2015 | Dec
In recent years, the metropolitan area of Athens has been viewed as a locus of multiple security threats for its residents, their property, businesses, civic buildings and public spaces. This is not a new source of concern; moral panic waves targeting a range of social groups have existed for several decades. However, the security doctrine depicting Athens as a city under permanent siege, appeared in a more structured manner around 2000, when Greece was preparing for the Olympic Games. As part of these preparations new anti-terrorist laws were passed, potential “terrorist organisations” were identified and dismantled, unwanted individuals were removed from the city centre, surveillance technologies were installed and traffic restriction zones were put in place.
The prevailing discourse of the safe city is founded on a narrative of an overall security crisis in the city. This narrative tends to become the obvious spatial reflection of a “crisis” in Greek society, regardless of the actual statistics of delinquency or criminality. In the rhetoric of politicians, journalists, administration executives and analysts, the restitution of security is treated as some type of war already taking place in the city (Graham 2010), due to the ideological construct of the security crisis. The call from Antonis Samaras “to re-conquer our cities”, a few months before assuming office as PM in 2012,is the best example of that approach. This war individualises and diffuses insecurity and involves spectacular police operations. These are war-like preparations aiming to detect internal and external enemies and subsequently isolate them or deport them.
The culmination of police violence against protesters is not necessarily connected to the militancy of the protesters per se. On the contrary, it seems that the overall goal is to enhance the suppression capacity of the security forces, by upgrading their operational capacity. New motorised departments have been established, disproportionately large police units have been used as well as methods like the physical seclusion of protesters, pre-emptive arrests, the use of undercover police, the selective targeting of specific groups of protesters and the evacuation of squatted buildings (photo 1).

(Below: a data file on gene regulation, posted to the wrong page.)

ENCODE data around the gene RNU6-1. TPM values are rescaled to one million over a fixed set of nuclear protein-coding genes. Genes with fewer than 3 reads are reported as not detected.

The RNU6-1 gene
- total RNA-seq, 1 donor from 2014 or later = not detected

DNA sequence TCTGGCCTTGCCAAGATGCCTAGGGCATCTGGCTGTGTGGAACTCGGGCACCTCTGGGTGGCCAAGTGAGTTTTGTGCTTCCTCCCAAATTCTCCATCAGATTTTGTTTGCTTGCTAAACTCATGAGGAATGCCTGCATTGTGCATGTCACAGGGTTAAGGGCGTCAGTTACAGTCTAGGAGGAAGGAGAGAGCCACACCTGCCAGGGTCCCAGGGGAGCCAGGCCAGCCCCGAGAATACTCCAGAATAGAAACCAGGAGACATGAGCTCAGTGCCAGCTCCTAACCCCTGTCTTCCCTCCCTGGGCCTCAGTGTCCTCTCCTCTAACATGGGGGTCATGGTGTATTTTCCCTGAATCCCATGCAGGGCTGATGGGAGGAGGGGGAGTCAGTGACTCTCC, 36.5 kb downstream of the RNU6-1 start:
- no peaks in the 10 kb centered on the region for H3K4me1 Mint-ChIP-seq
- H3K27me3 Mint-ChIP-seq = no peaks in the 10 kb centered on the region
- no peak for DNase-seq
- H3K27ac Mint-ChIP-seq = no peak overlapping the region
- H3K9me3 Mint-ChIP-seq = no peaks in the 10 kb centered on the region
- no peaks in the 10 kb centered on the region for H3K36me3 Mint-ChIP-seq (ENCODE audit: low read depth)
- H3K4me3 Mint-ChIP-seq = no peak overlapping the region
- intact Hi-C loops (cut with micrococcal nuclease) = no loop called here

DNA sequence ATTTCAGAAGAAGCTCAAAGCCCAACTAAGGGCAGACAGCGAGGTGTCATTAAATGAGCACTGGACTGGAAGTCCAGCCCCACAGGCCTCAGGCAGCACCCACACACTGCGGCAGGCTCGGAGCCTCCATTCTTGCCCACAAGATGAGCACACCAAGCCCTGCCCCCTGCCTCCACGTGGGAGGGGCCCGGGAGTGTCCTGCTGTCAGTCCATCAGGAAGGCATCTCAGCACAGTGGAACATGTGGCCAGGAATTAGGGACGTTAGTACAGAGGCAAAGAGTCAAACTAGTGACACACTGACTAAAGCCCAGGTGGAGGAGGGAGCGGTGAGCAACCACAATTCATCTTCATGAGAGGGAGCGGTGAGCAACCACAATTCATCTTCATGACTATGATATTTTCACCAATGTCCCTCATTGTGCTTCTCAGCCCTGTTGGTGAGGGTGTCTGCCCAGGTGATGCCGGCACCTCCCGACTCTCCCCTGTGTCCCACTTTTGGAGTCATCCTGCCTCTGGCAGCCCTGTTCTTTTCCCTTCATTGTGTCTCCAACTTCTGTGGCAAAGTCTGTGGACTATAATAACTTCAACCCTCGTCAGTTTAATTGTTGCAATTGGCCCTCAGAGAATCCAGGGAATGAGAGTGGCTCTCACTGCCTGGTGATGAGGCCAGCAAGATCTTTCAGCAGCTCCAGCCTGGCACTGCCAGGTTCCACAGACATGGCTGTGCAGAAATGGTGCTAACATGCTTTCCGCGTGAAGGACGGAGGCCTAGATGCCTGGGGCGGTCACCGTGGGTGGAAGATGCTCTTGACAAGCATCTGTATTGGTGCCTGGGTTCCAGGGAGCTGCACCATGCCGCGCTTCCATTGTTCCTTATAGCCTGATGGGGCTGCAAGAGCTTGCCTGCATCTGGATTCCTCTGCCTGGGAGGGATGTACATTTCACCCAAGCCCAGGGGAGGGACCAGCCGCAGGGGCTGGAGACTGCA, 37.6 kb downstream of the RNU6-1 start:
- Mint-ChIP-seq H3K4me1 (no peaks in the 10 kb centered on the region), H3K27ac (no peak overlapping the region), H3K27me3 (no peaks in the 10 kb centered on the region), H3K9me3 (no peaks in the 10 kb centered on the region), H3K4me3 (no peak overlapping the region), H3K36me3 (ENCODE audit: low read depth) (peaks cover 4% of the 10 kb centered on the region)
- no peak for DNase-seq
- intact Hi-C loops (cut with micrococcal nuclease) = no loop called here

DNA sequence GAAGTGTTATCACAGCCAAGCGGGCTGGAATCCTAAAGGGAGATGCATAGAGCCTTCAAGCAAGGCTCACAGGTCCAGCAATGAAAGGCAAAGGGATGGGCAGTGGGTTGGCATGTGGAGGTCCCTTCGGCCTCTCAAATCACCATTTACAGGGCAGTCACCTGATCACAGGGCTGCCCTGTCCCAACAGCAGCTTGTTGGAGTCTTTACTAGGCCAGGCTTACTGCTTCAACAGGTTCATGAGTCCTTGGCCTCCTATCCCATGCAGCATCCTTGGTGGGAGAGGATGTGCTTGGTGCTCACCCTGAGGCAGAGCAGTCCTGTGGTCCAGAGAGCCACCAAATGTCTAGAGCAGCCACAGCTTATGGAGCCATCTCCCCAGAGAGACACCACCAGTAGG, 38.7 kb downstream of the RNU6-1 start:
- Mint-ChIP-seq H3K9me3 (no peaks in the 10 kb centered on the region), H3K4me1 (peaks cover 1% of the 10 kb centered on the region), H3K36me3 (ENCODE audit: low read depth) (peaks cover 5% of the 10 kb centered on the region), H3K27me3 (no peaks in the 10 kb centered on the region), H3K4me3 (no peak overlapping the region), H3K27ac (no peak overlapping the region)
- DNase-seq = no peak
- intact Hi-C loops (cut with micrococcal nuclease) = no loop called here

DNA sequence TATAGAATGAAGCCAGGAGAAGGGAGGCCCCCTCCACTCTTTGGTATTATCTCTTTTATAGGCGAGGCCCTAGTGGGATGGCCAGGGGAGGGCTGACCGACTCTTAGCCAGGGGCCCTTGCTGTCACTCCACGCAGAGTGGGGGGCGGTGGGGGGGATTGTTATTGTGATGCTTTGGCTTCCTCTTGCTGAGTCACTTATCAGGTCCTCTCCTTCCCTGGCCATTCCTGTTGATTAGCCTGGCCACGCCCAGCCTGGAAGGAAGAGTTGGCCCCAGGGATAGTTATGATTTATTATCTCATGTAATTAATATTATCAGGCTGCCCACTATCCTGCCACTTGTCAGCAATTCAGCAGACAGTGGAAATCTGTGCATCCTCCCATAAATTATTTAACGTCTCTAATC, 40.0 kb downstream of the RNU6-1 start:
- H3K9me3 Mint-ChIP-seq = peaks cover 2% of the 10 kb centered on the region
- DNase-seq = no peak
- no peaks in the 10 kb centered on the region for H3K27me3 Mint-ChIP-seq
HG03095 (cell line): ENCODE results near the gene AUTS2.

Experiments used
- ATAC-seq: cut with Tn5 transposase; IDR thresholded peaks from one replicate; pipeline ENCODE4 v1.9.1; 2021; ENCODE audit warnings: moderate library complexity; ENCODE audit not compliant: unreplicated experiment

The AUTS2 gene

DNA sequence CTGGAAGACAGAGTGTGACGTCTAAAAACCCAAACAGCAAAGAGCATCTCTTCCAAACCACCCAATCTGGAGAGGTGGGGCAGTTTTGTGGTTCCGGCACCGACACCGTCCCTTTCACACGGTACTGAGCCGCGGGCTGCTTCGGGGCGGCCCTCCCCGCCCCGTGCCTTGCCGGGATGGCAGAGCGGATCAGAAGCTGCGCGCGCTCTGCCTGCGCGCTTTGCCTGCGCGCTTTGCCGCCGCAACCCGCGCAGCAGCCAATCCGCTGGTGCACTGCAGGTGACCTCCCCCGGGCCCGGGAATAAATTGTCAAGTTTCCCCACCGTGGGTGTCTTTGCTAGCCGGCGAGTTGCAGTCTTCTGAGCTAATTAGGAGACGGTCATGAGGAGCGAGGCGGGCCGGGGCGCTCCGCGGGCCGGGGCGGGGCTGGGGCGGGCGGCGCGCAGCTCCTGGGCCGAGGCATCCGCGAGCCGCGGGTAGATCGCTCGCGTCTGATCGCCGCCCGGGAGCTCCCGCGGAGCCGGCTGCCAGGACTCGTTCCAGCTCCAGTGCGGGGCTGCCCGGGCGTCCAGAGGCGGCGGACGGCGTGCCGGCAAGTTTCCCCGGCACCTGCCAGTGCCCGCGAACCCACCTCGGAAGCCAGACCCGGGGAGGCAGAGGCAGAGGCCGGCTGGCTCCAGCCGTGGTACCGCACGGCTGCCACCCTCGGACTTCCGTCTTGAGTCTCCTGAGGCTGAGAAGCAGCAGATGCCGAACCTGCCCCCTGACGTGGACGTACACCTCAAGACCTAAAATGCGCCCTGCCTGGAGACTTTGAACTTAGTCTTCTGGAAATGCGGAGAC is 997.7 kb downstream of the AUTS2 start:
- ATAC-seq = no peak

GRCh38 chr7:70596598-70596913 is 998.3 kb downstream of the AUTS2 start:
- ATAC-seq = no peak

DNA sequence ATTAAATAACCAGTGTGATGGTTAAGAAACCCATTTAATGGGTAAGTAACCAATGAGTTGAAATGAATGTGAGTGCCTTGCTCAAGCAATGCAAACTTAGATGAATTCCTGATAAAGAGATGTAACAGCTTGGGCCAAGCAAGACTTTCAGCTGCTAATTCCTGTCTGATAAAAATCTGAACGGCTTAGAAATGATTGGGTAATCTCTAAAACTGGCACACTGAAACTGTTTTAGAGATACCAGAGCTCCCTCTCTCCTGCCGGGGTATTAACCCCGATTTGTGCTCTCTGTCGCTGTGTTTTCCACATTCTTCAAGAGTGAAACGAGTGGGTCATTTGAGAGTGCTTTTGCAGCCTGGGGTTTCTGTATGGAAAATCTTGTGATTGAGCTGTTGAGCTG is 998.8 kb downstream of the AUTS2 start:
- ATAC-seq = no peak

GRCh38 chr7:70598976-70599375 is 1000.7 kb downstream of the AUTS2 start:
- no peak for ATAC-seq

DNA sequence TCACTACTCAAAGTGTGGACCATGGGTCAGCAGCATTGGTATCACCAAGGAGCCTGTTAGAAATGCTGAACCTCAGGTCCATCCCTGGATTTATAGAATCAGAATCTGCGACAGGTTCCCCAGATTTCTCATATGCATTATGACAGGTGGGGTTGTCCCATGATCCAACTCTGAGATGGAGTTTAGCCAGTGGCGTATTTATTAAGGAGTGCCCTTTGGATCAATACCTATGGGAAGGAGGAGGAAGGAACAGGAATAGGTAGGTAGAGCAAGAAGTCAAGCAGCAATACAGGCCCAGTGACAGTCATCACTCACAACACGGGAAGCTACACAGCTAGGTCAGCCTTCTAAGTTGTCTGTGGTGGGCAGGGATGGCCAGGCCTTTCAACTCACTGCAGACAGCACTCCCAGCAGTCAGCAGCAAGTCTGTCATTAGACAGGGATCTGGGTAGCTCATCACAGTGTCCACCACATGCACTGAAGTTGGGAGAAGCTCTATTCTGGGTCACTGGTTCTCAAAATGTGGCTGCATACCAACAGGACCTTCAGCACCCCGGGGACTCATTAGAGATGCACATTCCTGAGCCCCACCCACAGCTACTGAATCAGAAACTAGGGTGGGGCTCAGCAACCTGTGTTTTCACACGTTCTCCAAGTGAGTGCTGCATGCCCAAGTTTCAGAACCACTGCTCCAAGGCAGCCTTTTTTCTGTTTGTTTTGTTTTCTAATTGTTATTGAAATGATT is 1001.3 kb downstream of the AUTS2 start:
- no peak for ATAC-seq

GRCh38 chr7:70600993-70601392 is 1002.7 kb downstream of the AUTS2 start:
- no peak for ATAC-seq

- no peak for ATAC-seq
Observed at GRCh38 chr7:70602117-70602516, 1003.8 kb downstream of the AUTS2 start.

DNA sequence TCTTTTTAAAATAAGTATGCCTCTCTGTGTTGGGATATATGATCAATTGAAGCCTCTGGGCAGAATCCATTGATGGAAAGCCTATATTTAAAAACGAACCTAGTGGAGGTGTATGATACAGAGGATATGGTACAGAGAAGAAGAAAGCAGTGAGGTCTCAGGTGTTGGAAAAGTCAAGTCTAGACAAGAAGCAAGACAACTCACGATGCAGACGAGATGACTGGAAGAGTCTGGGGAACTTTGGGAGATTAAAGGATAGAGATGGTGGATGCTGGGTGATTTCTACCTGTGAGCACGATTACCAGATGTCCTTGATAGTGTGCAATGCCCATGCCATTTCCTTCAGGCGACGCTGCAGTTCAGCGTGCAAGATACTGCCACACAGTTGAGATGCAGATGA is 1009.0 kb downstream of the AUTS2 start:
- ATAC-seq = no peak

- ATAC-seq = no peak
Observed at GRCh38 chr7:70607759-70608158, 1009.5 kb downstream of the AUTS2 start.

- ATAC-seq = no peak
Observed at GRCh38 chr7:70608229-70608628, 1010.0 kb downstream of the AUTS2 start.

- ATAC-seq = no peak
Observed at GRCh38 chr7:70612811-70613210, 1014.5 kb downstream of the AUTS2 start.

Photo 1: Syntagma square, 29/6/2011
This approach could be termed the ‘spectacular policing’ model because Greek police were systematically promoting the means of violence at their disposal (and sometimes the results of their use), as a deterrent. A minor but indicative case of ‘spectacularisation’ was that of the police blocking off the centre of Athens during the visit of the German Minister of Foreign Affairs in the summer of 2013. The police banned rallies by surrounding the forbidden zone, a big area around the Parliament, using riot police and a large number of vehicles, even in areas where no gatherings were planned (Map 1). In reality, this operation just hindered everyday life in the city centre, since locals and tourists could only pass through a crowd of fully armed policemen (Maps 1-4).
To an extent, this disruption has become a daily routine in the streets of the city centre, ‘spectacular policing’ was regularised and expanded by moving around or stationing riot police and motorbike police units in various points of interest round the clock (Maps 2-4). The spectacle of the permanent presence of policemen equipped with automatic guns, helmets, tear-gas etc. did not deter groups of passers-by in the same way, thus introducing multiple, unexpected inequalities in the ability of different groups to access parts of the city depending on their age, sex, sexual orientation, origins, class, financial situation etc.
The city’s white cells (leukocytes)
In August 2012, Greek police initiated an operation for the mass arrests of migrants in the city centre, under the oxymoron name “Xenios Zeus”. It was the first time that such a raid was given a code name other than the usual “police raid” which were already popular in the ’90s during the deportation of the first Albanian migrants. Later, it became obvious that the new naming strategy was part of an attempt to promote the displacement of migrants as a long-term migration policy, first, within the framework of sensational acts (e.g. lockout of Larissa train station) and then as part of a repetitive routine. Police practices varied from typical non-violent arrests to obliging large groups to stand for long periods of time or to follow military-like orders to move around. The initial TV coverage was followed by daily press releases by Greek Police. The follow-up to “Xenios Zeus” was the “Thiseus” operation which started in the summer of 2014 (photo 2).
Photo 2: “Xenios Zeus” operation, Menandrou str.
- Εμμανουηλίδης Μ και Κουκουτσάκη Α (2013) Χρυσή Αυγή και Στρατηγικές Διαχείρισης της Κρίσης. Αθήνα: Futura.
- Cheliotis LK (2013) Behind the veil of philoxenia: The politics of immigration detention in Greece. European Journal of Criminology, Sage Publications 10(6): 725–745.
- Graham S (2010) Cities under siege: The new military urbanism. 1st ed. London, New York: Verso Books.
- Xenakis S and Cheliotis LK (2013) Spaces of contestation: Challenges, actors and expertise in the management of urban security in Greece. European Journal of Criminology, Sage Publications 10(3): 297–313.